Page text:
No Such Nonsense

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Sunday, July 02, 2006

After Lance, Scandal Reigns

Last week, I posted a lengthy article on Lance Armstrong and the accusations of doping that have hounded him throughout his career. Armstrong has always strongly denied the use of any kind of performance-enhancing drugs, but many still believe that he was dirty, and the majority of the riders on the Tour de France continue to be so.

This week came news that more than a dozen riders - including some of the riders expected to challenge for the Tour championship this year - have been kicked off the Tour after being implicated in a doping scandal that looks a lot like the BALCO probe that ensnared Barry Bonds and so many others.

According to MSNBC, the scandal is linked to Eufemiano Fuentes, a doctor who was "arrested in May when police seized banned performance-enhancers at a Madrid doping clinic. Outgoing Tour director Jean-Marie Leblanc said the Spanish investigators cited doping 'dosages' apparently prescribed" for top racers. Racers implicated and banned include two of the pre-race favourites: Jan Ullrich, who won the race in 1997 and who has finished second to Armstrong three times; and Ivan Basso winner of this year's Giro (the Tour of Italy) and second to Armstrong last year.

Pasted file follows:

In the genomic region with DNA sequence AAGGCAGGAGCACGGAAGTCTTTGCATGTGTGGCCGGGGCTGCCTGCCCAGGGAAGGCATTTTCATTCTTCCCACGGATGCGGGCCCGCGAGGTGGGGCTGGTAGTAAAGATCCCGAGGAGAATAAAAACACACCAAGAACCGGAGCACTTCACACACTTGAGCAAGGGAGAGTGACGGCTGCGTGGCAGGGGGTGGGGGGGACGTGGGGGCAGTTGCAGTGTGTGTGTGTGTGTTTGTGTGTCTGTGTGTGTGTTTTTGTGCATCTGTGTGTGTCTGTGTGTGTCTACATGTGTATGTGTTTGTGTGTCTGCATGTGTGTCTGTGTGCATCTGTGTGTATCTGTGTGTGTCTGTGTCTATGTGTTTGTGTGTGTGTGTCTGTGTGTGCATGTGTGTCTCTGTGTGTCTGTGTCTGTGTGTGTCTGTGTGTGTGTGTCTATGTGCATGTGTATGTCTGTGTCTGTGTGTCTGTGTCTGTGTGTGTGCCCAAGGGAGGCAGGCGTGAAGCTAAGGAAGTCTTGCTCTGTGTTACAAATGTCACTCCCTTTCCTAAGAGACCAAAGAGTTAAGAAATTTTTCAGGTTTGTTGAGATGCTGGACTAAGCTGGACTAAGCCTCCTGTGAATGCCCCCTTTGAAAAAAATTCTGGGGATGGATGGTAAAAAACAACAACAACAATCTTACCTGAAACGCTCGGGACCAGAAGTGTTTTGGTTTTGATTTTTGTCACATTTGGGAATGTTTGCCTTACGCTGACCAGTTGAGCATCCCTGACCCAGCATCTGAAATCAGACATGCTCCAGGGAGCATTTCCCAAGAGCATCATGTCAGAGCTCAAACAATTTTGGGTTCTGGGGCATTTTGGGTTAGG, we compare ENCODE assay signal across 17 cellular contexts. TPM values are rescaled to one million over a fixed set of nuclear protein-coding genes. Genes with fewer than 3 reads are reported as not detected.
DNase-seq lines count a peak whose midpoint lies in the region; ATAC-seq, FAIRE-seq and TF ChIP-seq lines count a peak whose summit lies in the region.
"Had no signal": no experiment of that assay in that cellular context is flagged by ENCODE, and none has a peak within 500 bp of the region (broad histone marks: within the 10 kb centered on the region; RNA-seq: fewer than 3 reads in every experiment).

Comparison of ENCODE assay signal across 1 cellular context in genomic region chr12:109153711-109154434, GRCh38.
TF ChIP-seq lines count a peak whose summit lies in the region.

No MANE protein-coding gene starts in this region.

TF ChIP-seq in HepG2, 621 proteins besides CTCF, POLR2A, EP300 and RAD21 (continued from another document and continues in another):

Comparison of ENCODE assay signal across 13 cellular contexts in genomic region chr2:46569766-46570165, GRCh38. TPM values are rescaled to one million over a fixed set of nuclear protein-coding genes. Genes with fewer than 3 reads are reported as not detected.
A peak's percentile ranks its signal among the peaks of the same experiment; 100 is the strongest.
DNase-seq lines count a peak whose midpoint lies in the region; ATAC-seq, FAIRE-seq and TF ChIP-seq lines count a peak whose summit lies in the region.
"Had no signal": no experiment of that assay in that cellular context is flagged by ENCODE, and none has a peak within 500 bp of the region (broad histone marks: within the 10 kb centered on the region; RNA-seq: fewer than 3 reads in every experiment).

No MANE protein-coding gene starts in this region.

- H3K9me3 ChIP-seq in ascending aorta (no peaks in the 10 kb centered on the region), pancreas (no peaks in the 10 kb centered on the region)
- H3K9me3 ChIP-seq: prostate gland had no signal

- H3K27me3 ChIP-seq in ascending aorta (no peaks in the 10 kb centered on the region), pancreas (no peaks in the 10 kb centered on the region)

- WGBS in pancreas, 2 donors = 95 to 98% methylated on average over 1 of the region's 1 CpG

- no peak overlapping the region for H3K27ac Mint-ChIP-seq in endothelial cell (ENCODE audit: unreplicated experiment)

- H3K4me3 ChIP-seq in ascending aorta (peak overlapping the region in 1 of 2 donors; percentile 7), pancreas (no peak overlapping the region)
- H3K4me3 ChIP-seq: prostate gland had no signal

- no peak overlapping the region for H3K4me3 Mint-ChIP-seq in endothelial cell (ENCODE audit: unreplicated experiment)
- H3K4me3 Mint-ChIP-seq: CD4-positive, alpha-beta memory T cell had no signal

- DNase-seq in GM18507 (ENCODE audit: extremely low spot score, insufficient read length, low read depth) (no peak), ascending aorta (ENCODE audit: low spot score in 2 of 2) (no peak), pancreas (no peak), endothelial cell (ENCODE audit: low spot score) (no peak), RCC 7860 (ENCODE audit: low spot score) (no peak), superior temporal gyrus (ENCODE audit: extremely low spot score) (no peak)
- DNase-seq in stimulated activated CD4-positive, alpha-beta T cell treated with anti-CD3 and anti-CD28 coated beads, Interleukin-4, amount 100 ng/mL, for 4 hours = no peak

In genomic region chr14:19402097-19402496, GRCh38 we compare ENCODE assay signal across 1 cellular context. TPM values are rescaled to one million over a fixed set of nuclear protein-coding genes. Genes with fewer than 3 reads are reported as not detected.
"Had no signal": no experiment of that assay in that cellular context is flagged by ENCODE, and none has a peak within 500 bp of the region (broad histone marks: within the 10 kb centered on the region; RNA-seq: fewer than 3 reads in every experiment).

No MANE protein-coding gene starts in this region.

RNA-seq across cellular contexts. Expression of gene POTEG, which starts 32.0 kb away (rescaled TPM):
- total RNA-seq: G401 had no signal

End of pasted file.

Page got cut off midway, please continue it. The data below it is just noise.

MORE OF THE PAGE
In both the BALCO probe and this year's tour scandal, it is clear that large scale operations exist to develop and disguise ever-better performance-enhancing drugs. And there is clearly a lucrative market to support them. The temptation to use them, when so many of your competitors anteammateses clearly aravailingng themselves, must be incredible.

As for Lance, many have remarked that he chose the perfect time to leave. And that does seem true - dirty or not, all the racers on the Tour will hear the doping whispers getting louder and louder as the race is overtaken.


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